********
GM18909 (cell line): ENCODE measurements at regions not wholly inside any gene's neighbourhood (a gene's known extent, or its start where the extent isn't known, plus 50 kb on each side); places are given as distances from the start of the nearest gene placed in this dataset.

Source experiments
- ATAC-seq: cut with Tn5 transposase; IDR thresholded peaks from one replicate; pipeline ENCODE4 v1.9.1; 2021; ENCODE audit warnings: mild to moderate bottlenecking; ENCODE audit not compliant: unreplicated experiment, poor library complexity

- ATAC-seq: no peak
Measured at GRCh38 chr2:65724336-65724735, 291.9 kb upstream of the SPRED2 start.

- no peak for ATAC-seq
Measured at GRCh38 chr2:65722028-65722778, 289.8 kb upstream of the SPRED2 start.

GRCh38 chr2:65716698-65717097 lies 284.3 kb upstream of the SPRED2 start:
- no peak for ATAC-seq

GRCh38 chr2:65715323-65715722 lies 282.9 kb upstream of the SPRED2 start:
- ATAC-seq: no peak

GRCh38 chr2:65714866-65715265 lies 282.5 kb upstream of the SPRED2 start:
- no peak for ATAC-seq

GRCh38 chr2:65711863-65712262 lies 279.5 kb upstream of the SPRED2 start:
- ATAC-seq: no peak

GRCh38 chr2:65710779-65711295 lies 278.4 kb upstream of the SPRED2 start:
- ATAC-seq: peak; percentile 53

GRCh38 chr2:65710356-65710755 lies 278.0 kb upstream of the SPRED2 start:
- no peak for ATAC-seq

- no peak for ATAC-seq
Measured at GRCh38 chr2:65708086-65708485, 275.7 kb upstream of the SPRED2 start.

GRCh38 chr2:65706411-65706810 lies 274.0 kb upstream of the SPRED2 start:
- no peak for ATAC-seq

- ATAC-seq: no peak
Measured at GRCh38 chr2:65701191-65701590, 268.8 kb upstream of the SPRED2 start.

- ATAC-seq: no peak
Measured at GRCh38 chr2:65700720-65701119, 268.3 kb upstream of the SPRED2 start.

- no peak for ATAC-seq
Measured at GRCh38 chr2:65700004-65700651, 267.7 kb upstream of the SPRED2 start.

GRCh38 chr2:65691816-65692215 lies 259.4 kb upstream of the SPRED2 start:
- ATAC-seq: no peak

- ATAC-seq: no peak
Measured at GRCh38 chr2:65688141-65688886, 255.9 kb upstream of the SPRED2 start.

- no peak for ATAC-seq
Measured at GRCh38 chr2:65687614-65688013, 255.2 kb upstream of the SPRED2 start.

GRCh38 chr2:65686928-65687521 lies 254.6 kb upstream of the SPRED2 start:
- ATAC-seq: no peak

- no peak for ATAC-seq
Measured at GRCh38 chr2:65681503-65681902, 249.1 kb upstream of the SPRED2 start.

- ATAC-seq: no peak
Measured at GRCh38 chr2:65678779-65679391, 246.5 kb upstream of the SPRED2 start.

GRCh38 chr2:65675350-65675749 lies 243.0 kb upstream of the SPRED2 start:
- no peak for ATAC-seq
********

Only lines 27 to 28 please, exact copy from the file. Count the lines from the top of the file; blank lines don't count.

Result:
Measured at GRCh38 chr2:65700720-65701119, 268.3 kb upstream of the SPRED2 start.

- no peak for ATAC-seq